The other day, I was teaching an Advanced Open Water course and we had the pleasure of encountering a massive jellyfish.  We do see them on occasions here on Koh Tao, but they are relatively rare, so it’s always a treat.  Especially when we see the big ones.  It can be a little difficult to identify species of jellyfish, but I think it was a white-spotted jellyfish.



They’re such strange animals that it made me wonder more about them.  Turns out they are not fish at all.  They don’t have specific organs for respiration, digestion or circulation.  In fact, they don’t even really have a central nervous system.  They just have nerves spread throughout their bodies.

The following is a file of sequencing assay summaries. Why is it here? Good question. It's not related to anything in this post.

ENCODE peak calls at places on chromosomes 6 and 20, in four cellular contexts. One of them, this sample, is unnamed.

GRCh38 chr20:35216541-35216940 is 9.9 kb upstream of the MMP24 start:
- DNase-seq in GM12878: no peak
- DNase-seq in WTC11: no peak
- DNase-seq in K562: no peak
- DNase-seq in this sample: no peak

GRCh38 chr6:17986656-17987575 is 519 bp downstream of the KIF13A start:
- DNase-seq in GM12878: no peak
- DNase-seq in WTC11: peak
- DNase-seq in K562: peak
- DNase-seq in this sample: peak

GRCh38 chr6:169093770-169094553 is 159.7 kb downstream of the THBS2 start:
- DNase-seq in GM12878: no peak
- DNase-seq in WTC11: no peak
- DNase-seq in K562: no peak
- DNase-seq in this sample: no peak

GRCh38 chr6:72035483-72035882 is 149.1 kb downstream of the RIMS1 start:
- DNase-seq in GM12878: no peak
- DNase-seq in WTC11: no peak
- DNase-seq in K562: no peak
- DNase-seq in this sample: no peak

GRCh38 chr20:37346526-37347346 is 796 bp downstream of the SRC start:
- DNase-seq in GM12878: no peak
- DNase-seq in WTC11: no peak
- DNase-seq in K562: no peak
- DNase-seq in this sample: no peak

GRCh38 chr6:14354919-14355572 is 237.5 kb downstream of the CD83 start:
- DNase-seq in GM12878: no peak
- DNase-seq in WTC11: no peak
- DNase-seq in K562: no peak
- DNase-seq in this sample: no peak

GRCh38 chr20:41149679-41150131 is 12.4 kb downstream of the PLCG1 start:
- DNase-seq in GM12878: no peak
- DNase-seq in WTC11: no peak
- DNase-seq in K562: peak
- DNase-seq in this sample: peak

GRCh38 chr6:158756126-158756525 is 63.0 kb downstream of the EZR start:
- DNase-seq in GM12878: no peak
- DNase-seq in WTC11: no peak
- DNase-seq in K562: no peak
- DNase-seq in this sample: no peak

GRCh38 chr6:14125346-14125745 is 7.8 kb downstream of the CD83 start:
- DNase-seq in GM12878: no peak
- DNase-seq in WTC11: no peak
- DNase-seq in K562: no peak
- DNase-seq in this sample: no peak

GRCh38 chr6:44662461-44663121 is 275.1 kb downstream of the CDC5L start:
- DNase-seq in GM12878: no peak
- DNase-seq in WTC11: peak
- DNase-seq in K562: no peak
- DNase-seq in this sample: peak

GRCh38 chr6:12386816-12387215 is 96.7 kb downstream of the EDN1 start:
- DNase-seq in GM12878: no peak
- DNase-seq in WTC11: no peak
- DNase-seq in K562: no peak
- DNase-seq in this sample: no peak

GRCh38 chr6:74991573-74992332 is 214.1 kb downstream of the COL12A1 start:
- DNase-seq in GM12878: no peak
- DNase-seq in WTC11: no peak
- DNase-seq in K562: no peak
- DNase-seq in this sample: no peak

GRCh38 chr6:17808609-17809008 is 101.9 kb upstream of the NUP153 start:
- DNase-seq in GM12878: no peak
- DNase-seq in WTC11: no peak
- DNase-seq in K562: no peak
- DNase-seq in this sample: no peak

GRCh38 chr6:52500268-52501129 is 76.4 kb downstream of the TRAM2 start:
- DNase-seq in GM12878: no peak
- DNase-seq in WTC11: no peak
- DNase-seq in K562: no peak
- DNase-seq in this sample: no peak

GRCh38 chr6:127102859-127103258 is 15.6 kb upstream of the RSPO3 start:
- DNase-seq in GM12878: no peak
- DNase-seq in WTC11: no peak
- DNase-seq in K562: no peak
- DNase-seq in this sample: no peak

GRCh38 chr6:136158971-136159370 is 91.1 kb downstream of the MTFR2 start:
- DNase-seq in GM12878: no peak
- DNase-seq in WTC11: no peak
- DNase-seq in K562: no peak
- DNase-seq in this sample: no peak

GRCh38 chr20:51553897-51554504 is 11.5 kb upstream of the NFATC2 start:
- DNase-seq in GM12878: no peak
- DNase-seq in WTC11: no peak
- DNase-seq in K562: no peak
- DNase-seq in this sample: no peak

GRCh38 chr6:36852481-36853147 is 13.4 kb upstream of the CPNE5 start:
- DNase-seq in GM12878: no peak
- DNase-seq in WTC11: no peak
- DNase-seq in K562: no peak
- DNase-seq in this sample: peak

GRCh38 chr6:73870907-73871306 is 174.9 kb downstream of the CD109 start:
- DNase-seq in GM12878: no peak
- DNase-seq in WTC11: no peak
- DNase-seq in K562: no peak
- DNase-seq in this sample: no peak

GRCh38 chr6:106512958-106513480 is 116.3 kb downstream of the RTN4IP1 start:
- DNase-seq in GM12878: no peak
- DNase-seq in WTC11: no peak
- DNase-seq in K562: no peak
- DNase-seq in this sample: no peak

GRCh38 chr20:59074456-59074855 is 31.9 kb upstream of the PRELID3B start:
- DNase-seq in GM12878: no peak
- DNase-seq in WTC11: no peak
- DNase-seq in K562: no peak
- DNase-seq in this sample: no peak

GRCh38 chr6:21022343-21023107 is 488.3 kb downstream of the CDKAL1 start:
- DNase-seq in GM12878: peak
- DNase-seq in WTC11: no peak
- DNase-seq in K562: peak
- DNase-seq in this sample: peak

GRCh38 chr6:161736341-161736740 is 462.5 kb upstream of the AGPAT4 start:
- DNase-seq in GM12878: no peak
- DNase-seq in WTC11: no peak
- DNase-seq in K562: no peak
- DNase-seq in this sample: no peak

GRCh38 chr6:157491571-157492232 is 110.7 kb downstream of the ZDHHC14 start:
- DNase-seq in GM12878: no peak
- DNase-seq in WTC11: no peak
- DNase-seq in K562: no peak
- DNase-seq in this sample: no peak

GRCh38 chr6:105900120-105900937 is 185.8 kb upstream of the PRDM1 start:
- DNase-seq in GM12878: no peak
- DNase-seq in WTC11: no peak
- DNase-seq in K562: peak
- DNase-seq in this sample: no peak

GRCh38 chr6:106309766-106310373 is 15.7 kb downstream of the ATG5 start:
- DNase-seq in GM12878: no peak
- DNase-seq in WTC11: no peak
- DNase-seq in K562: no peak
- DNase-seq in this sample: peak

Jellyfish bodies consist of about 95% water and their skin is so thin that they don’t really breathe, they just get their oxygen by diffusion.  They eat by stinging whatever they come across and jamming it into their bodies.  Because they are transparent, sometimes we see small crabs in their “stomachs”.


Always a pleasure to come across one of these strange beings.